Some 900 days after I became the only person in the Western world charged with the “offence” of republishing the Danish cartoons of Muhammad, the government has finally acquitted me of illegal “discrimination.” Taxpayers are out more than $500,000 for an investigation that involved fifteen bureaucrats at the Alberta Human Rights Commission. The legal cost to me and the now-defunct Western Standard magazine is $100,000.
And if I had been a defendant in a civil court, the judge would now order the losing parties to pay my legal bills. Instead, the Edmonton Council of Muslim Communities won’t have to pay me a dime. Neither will Syed Soharwardy, the Calgary imam who abandoned his identical complaint against me this spring.
Both managed to hijack a secular government agency to prosecute their radical Islamic fatwa against me — the first blasphemy case in Canada in over 80 years. Their complaints were dismissed, but it is inaccurate to say that they lost: They got the government to rough me up for nearly three years, at no cost to them. The process I was put through was a punishment in itself — and a warning to any other journalists who would defy radical Islam.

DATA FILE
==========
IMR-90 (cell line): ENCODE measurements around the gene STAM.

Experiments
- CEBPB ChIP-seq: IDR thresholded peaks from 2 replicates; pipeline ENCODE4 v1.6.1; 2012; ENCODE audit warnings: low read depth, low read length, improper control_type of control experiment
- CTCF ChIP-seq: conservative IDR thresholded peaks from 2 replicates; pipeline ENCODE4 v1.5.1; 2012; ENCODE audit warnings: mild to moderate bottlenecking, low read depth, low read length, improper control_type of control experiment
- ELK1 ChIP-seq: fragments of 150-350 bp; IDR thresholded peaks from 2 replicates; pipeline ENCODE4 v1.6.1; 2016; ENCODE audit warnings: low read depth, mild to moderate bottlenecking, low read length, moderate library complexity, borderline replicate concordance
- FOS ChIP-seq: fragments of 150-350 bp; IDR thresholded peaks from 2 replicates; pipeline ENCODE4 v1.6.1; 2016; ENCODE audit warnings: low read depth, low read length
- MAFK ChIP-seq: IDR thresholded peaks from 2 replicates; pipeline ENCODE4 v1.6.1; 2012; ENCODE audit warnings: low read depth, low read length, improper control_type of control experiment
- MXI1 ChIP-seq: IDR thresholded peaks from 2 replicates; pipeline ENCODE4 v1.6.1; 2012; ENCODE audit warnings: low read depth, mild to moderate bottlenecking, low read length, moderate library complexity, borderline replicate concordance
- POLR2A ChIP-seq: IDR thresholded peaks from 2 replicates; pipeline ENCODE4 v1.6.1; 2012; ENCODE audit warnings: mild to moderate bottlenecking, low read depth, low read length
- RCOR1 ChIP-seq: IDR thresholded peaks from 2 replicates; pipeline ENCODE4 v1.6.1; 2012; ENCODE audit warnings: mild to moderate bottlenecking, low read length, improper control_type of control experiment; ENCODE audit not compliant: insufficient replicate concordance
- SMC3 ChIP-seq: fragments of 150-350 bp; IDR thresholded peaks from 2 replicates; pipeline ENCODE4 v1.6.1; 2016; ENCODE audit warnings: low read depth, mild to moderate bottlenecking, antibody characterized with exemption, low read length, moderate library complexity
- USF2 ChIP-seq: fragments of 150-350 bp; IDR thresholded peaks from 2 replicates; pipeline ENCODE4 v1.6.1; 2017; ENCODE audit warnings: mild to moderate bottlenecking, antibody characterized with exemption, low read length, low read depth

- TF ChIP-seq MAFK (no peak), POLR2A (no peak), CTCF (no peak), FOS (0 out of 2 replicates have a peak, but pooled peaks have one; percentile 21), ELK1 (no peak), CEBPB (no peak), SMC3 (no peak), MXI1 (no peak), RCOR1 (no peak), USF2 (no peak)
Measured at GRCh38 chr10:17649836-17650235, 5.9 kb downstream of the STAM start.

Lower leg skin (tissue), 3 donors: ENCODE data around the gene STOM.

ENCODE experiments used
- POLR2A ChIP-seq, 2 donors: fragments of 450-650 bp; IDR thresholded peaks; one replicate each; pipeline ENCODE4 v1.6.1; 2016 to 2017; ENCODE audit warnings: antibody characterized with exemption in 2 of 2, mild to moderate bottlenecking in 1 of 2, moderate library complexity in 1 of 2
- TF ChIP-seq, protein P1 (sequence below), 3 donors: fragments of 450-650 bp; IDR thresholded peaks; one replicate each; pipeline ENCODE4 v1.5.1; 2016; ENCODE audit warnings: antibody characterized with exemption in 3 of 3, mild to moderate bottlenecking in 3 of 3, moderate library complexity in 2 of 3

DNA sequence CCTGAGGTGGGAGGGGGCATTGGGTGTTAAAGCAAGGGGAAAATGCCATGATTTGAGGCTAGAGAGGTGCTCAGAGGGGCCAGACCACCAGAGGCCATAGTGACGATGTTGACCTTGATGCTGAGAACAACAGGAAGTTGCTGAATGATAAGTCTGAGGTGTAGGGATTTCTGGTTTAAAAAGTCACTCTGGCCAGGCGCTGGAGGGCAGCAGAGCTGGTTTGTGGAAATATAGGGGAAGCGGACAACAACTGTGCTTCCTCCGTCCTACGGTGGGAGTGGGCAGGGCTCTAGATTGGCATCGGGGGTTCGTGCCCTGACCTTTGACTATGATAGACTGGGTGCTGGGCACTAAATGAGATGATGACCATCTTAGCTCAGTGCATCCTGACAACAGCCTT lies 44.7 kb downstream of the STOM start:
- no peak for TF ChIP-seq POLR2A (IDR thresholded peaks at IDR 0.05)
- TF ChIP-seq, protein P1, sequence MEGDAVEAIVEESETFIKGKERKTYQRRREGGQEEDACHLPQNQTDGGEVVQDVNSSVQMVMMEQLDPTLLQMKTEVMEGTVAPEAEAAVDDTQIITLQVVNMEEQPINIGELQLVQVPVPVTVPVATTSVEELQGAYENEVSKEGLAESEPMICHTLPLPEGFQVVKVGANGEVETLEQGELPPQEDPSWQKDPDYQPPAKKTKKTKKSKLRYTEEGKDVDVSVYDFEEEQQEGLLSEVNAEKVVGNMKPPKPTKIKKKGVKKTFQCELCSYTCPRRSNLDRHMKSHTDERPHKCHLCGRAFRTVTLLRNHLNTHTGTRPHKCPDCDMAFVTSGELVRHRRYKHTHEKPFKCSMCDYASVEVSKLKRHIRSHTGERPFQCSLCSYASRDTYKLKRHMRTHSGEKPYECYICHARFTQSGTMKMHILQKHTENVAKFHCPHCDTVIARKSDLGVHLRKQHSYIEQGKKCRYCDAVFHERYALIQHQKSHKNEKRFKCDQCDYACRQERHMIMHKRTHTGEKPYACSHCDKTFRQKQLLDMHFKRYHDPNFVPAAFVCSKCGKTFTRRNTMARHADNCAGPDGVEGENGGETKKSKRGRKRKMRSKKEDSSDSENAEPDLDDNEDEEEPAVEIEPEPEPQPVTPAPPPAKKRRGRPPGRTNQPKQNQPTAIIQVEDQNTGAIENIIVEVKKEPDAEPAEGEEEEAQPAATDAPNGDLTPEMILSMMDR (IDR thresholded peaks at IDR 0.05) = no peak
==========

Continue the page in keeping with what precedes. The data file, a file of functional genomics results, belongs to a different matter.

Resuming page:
Of course I’m glad to be done with this malicious prosecution — though my antagonists can still appeal my acquittal.
But two years ago, the HRC told me if I paid a few thousand dollars to my accusers and gave them a page in our magazine, I’d be set free. Most victims of the HRCs accept deals like that, and it’s certainly cheaper than a 900-day fight. But getting the approval of the HRC’s censor is morally no better than their shake-down attempt. Whether I have to pay off a radical imam or appease a meddling bureaucrat, it’s still an infringement on our Canadian liberties.